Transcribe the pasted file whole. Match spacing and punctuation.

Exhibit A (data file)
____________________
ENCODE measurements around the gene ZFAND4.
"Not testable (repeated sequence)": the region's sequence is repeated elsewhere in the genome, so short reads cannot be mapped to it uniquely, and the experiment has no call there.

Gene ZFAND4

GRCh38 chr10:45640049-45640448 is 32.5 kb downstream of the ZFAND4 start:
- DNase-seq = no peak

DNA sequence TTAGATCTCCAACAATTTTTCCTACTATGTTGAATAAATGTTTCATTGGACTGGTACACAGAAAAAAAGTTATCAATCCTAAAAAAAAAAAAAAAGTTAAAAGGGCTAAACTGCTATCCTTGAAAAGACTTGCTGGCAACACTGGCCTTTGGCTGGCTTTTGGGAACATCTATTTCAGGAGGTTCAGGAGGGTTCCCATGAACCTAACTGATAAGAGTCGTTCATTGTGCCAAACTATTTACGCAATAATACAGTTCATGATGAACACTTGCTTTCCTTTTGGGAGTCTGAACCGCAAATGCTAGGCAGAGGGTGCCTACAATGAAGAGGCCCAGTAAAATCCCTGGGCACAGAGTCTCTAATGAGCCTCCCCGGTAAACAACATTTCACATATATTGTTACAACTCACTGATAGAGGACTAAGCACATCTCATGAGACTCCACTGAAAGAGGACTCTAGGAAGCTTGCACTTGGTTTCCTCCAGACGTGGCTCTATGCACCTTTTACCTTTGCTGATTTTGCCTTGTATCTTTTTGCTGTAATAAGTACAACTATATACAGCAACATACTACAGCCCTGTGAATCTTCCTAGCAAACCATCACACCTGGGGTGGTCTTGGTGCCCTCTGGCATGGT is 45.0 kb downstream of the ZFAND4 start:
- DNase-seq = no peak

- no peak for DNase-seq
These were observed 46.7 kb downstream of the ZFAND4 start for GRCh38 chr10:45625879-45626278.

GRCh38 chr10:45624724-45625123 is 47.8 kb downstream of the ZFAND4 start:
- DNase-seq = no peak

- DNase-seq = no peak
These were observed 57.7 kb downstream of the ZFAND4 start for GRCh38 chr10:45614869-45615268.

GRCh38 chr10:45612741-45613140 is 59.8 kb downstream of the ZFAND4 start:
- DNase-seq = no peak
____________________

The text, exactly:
ENCODE measurements around the gene ZFAND4.
"Not testable (repeated sequence)": the region's sequence is repeated elsewhere in the genome, so short reads cannot be mapped to it uniquely, and the experiment has no call there.

Gene ZFAND4

GRCh38 chr10:45640049-45640448 is 32.5 kb downstream of the ZFAND4 start:
- DNase-seq = no peak

DNA sequence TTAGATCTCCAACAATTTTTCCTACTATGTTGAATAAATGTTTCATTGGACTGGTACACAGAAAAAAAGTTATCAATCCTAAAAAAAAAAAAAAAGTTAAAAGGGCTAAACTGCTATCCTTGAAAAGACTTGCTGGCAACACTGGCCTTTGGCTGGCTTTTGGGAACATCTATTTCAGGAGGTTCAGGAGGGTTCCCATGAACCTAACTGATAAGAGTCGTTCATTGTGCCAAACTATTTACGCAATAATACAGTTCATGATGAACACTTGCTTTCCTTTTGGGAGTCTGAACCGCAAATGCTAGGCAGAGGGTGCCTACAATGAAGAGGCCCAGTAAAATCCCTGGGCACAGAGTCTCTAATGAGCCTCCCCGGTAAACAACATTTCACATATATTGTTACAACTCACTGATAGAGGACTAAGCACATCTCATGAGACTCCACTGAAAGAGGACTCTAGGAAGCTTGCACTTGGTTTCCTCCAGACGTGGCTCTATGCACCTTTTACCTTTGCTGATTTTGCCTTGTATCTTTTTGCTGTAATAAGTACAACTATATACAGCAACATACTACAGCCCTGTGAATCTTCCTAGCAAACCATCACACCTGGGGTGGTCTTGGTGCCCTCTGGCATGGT is 45.0 kb downstream of the ZFAND4 start:
- DNase-seq = no peak

- no peak for DNase-seq
These were observed 46.7 kb downstream of the ZFAND4 start for GRCh38 chr10:45625879-45626278.

GRCh38 chr10:45624724-45625123 is 47.8 kb downstream of the ZFAND4 start:
- DNase-seq = no peak

- DNase-seq = no peak
These were observed 57.7 kb downstream of the ZFAND4 start for GRCh38 chr10:45614869-45615268.

GRCh38 chr10:45612741-45613140 is 59.8 kb downstream of the ZFAND4 start:
- DNase-seq = no peak